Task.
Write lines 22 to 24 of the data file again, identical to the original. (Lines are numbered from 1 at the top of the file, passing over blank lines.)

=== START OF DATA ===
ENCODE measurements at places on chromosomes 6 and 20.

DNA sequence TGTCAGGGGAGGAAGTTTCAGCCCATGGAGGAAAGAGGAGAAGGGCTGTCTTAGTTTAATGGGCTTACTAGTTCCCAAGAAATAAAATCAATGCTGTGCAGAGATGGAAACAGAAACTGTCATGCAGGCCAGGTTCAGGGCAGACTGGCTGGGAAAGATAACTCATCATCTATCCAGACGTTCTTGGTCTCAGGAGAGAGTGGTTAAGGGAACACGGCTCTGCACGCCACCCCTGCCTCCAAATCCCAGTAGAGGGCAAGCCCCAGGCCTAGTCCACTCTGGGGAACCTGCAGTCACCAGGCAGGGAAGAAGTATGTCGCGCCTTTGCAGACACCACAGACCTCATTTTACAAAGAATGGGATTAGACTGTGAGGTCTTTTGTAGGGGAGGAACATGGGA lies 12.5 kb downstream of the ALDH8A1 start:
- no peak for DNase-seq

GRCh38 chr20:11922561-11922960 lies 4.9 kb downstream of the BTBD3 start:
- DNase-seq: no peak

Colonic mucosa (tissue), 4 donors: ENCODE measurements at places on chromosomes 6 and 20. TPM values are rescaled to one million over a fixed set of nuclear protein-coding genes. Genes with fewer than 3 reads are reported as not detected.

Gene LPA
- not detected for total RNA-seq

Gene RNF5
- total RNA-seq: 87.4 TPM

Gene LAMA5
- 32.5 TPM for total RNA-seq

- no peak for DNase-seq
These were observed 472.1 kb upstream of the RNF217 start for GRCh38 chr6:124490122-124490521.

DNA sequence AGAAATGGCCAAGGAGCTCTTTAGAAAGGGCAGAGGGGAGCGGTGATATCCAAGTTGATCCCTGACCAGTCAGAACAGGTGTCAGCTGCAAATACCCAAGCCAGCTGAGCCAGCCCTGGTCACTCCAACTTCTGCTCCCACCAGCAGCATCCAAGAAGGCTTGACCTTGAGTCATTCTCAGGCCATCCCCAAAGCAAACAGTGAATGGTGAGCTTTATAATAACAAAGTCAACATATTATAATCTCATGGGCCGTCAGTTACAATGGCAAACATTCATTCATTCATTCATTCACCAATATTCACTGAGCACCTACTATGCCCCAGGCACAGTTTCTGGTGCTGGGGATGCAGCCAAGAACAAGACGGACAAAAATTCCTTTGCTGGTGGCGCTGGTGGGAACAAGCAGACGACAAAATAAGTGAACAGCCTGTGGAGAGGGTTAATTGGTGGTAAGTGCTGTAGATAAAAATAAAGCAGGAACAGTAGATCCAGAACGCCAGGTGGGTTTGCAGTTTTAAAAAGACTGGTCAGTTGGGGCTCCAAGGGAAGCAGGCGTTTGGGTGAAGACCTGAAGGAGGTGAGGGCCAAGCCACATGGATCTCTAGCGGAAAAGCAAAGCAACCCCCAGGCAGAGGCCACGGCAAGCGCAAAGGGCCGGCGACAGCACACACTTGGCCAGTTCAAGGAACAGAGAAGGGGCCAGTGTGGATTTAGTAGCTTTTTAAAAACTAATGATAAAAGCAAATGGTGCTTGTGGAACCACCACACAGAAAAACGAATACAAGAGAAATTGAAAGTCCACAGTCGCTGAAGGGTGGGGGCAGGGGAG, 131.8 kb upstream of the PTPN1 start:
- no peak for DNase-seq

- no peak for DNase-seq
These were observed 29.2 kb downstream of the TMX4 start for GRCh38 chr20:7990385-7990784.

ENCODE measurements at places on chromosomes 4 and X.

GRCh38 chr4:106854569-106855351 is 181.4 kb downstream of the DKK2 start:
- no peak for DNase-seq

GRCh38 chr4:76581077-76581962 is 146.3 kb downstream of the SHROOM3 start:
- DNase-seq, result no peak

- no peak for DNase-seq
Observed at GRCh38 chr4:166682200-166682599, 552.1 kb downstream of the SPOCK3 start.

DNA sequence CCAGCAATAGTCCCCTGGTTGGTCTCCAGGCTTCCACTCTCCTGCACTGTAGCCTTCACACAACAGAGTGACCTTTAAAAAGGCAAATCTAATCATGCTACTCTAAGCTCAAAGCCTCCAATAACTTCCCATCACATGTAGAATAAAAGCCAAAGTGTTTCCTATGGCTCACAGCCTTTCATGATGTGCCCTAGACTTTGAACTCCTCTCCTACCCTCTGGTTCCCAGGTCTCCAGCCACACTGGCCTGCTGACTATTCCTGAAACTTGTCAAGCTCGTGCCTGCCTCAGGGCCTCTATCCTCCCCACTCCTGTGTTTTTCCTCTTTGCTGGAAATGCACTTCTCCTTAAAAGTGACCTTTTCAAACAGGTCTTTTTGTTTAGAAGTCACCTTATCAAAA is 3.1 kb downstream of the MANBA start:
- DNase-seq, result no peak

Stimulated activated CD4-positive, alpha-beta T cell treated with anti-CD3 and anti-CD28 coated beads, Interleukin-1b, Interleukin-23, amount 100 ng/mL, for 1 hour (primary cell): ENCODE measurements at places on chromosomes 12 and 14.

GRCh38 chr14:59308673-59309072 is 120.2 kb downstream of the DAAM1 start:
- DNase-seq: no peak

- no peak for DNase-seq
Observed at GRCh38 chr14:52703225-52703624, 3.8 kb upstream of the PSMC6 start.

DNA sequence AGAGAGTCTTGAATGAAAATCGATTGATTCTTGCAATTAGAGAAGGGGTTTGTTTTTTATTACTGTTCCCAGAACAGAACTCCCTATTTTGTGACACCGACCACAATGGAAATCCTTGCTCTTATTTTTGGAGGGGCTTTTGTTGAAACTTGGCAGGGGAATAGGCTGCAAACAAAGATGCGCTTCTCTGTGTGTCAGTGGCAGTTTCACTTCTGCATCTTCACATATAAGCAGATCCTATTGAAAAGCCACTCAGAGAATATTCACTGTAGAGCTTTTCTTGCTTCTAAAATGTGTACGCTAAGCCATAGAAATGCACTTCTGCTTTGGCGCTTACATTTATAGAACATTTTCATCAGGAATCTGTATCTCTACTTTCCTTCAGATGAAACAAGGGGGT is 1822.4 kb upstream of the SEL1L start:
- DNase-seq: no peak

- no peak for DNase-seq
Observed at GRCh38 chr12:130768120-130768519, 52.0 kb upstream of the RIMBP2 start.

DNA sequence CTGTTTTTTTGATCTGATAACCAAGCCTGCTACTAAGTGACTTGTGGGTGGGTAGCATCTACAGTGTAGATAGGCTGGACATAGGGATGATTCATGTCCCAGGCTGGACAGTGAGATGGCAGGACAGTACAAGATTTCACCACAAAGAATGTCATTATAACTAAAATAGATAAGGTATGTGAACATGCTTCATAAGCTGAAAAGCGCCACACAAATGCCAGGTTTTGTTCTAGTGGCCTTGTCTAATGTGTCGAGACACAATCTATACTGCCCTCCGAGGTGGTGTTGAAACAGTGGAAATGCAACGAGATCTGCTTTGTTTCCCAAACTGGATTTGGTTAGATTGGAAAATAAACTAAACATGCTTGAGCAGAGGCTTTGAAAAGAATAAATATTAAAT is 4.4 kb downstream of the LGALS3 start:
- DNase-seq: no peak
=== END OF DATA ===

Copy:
GRCh38 chr4:76581077-76581962 is 146.3 kb downstream of the SHROOM3 start:
- DNase-seq, result no peak

- no peak for DNase-seq